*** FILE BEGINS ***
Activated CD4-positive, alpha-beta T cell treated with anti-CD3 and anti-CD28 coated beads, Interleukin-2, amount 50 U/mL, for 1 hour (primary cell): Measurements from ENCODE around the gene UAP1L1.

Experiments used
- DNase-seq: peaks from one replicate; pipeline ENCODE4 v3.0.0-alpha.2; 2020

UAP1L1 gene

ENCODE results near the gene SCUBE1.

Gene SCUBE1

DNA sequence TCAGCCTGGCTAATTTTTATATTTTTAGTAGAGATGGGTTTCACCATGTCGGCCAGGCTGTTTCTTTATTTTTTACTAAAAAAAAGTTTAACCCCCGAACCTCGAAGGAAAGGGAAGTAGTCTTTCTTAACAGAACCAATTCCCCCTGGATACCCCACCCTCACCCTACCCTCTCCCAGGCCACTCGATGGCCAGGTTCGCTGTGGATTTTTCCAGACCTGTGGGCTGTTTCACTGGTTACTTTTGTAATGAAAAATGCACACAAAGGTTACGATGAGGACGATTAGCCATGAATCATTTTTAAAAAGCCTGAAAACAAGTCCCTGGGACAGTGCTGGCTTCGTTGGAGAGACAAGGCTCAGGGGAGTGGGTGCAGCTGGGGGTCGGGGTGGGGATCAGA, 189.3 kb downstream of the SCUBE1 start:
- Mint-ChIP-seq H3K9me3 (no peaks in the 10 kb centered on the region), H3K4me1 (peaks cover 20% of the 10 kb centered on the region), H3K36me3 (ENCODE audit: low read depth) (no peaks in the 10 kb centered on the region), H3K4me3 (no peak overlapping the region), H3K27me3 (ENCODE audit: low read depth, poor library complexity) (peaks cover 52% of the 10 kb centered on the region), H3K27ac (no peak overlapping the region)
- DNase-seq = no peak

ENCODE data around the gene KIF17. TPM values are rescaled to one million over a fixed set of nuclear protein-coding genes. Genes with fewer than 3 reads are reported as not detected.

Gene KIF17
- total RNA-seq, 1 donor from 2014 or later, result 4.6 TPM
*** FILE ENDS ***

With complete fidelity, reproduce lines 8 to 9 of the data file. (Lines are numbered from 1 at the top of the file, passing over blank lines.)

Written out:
- Mint-ChIP-seq H3K9me3 (no peaks in the 10 kb centered on the region), H3K4me1 (peaks cover 20% of the 10 kb centered on the region), H3K36me3 (ENCODE audit: low read depth) (no peaks in the 10 kb centered on the region), H3K4me3 (no peak overlapping the region), H3K27me3 (ENCODE audit: low read depth, poor library complexity) (peaks cover 52% of the 10 kb centered on the region), H3K27ac (no peak overlapping the region)
- DNase-seq = no peak